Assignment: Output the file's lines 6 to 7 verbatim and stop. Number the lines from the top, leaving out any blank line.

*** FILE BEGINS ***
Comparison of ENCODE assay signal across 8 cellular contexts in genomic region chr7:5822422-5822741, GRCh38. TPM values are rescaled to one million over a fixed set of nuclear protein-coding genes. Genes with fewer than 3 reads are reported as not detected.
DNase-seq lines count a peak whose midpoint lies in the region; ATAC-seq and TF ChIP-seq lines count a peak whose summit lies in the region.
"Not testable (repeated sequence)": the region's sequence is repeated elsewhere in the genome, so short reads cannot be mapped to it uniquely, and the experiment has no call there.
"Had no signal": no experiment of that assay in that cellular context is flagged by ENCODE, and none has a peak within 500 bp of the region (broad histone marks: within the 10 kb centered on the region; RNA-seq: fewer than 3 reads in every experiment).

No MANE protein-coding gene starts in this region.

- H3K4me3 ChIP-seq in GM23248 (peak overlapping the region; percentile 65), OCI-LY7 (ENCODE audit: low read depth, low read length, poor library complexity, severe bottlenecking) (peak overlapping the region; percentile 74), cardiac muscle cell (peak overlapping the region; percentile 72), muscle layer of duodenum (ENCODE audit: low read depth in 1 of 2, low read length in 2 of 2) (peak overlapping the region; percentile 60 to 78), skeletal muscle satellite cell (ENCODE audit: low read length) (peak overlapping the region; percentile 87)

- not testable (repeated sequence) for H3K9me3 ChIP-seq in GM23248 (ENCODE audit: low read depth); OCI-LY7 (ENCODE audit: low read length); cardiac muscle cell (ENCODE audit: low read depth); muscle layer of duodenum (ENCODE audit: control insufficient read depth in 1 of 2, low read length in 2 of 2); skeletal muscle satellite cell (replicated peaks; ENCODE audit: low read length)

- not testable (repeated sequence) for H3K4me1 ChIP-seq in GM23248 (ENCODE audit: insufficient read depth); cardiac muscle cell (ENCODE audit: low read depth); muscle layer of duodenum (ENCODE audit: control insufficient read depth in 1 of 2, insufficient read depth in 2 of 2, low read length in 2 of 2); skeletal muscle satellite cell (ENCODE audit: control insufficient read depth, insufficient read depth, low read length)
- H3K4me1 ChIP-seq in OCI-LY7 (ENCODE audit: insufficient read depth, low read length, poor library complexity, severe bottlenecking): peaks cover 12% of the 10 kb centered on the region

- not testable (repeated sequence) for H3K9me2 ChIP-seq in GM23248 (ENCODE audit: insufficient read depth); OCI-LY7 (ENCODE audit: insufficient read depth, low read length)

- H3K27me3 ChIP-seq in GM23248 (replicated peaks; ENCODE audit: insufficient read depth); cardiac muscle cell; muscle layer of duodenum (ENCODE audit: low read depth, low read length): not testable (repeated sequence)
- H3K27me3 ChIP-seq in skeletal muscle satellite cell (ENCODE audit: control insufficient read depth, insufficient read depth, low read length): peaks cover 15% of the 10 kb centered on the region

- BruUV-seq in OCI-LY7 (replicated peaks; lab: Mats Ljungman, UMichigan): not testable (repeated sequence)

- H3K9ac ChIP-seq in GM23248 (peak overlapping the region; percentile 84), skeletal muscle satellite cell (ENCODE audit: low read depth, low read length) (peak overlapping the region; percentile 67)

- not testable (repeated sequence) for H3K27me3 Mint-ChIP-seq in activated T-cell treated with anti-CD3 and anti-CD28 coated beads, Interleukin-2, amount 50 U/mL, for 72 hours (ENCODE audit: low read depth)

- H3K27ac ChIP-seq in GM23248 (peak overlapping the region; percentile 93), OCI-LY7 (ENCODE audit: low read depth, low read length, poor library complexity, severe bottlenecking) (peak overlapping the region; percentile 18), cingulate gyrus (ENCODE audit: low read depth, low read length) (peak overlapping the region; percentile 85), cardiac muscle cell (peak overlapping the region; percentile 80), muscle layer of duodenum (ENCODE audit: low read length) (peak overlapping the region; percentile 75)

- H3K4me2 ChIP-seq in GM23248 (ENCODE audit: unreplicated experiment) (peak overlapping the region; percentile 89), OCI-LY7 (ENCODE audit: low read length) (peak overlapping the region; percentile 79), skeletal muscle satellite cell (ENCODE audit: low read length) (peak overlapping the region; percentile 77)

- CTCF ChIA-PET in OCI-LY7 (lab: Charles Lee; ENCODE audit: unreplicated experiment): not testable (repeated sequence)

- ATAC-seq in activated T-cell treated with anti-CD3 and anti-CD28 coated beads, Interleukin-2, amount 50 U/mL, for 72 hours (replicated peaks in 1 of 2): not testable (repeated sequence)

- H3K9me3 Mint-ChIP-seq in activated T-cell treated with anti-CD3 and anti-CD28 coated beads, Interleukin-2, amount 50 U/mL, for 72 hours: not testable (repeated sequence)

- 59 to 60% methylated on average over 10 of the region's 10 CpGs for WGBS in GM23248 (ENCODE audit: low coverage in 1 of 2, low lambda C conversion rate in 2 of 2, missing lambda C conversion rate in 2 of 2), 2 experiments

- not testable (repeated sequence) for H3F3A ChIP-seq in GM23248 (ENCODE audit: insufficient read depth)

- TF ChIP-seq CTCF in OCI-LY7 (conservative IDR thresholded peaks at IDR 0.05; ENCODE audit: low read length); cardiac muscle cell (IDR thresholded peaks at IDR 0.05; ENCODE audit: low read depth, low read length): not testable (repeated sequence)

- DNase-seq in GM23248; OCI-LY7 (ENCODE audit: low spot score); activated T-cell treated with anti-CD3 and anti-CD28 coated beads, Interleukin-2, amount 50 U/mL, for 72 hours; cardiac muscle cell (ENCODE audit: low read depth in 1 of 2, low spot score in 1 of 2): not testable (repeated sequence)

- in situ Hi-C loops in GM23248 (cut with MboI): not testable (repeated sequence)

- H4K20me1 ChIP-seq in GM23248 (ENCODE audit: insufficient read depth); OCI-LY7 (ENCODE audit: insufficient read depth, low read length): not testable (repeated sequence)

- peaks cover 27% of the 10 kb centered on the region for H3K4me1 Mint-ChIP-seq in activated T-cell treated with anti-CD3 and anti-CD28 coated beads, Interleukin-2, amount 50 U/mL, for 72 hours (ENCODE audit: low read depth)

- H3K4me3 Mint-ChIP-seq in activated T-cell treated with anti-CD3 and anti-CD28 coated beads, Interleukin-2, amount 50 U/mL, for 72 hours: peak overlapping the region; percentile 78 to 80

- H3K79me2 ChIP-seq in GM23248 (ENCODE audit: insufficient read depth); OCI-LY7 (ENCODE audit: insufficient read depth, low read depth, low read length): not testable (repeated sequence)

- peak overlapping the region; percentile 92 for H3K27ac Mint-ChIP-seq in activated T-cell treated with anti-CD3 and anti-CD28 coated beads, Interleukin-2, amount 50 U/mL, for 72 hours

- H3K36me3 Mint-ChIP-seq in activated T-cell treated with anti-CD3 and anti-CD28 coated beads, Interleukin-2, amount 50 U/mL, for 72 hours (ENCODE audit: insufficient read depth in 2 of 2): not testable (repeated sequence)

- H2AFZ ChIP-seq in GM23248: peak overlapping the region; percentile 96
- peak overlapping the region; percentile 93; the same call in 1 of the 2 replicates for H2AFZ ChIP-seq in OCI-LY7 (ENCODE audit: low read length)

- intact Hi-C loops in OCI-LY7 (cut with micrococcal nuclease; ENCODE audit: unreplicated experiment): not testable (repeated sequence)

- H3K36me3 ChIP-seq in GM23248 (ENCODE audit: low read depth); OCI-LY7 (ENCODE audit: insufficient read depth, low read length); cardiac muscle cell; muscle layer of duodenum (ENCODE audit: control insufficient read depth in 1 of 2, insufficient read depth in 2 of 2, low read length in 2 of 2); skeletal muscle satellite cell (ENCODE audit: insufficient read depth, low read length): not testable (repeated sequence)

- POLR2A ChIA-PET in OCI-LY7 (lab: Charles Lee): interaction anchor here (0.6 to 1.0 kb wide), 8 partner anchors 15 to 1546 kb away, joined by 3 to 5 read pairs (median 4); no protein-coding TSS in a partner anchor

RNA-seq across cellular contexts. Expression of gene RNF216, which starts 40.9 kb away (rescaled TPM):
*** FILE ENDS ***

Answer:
- H3K4me3 ChIP-seq in GM23248 (peak overlapping the region; percentile 65), OCI-LY7 (ENCODE audit: low read depth, low read length, poor library complexity, severe bottlenecking) (peak overlapping the region; percentile 74), cardiac muscle cell (peak overlapping the region; percentile 72), muscle layer of duodenum (ENCODE audit: low read depth in 1 of 2, low read length in 2 of 2) (peak overlapping the region; percentile 60 to 78), skeletal muscle satellite cell (ENCODE audit: low read length) (peak overlapping the region; percentile 87)

- not testable (repeated sequence) for H3K9me3 ChIP-seq in GM23248 (ENCODE audit: low read depth); OCI-LY7 (ENCODE audit: low read length); cardiac muscle cell (ENCODE audit: low read depth); muscle layer of duodenum (ENCODE audit: control insufficient read depth in 1 of 2, low read length in 2 of 2); skeletal muscle satellite cell (replicated peaks; ENCODE audit: low read length)